held firmly without bothering about other latent and surface
      thoughts. The phrase "life-giving" is used advisedly for one
      perceives that the other thoughts, however strong, cannot operate
      till the individual gives them attention, consciously or
      unconsciously. When one hold on to the "I" for inspecting it, one is
      on the trail of the mind. Attention to the single thought which
      waters the entire thought structure opens the door to an
      understanding of the mind.

      - from The Silent Mind - The Ramana Way, by A. R. NATARAJAN,
      Published by Ramana Maharshi Centre for Learning, Bangalore, 8th
      edition, 2004


      It is the clinging to the false that makes
      the true so difficult to see. Once you
      understand that the false needs time and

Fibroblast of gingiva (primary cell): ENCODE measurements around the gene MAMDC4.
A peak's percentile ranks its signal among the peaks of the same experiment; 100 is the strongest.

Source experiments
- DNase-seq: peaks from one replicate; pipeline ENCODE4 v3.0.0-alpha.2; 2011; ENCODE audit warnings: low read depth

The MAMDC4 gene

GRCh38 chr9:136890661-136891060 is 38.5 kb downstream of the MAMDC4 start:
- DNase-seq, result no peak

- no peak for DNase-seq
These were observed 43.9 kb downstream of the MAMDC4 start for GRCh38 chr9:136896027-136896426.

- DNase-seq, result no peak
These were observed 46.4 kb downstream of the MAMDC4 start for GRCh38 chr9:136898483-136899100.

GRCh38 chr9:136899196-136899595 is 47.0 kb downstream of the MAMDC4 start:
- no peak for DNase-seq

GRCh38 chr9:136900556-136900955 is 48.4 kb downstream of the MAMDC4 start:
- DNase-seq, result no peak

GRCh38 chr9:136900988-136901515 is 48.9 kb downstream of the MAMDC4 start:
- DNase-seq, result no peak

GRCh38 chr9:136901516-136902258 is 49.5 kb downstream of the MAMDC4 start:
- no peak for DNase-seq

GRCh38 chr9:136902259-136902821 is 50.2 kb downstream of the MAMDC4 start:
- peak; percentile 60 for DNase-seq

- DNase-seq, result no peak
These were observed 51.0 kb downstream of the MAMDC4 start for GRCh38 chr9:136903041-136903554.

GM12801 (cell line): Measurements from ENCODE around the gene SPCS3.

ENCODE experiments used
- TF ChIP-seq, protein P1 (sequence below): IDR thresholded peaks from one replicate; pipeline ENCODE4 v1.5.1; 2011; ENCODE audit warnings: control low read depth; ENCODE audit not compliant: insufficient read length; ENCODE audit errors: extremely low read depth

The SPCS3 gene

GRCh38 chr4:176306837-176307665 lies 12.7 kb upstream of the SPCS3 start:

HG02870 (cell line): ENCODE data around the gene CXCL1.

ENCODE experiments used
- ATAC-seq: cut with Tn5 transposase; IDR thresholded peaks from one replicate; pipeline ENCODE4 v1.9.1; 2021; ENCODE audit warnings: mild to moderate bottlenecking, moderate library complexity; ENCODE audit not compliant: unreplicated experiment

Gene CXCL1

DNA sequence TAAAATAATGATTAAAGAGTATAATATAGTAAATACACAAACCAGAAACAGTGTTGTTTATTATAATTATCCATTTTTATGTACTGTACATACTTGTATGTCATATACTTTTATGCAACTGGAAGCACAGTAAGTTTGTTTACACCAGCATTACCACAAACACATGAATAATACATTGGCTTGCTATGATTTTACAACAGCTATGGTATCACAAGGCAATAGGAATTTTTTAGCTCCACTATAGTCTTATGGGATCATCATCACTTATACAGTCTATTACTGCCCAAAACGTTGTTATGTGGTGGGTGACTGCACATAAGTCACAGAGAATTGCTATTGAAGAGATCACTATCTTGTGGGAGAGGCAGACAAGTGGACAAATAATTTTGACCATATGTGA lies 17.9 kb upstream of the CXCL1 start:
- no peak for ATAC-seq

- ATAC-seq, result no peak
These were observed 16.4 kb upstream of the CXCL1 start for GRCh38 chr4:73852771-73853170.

what needs time is false, you are nearer
      the Reality, which is timeless, ever in the
      now. Eternity in time is mere repetitiveness,
      like the movement of a clock. It flows from
      the past into the future endlessly, as empty
      perpetuity. Reality is what makes the present
      so vital, so different from the past and future,
      which are merely mental. If you need time to
      achieve something, it must be false. The real
      is always with you; you need not wait to be
      what you are. Only you must not allow your
      mind to go out of yourself in search. When you
      want something, ask yourself: do I really need
      it? and if the answer is not, then just drop it.

      - Nisargadatta Maharaj, from I Am That- Talks with Sri Nisargadatta
      Maharaj, The Acorn Press, 1973, posted to AlongTheWay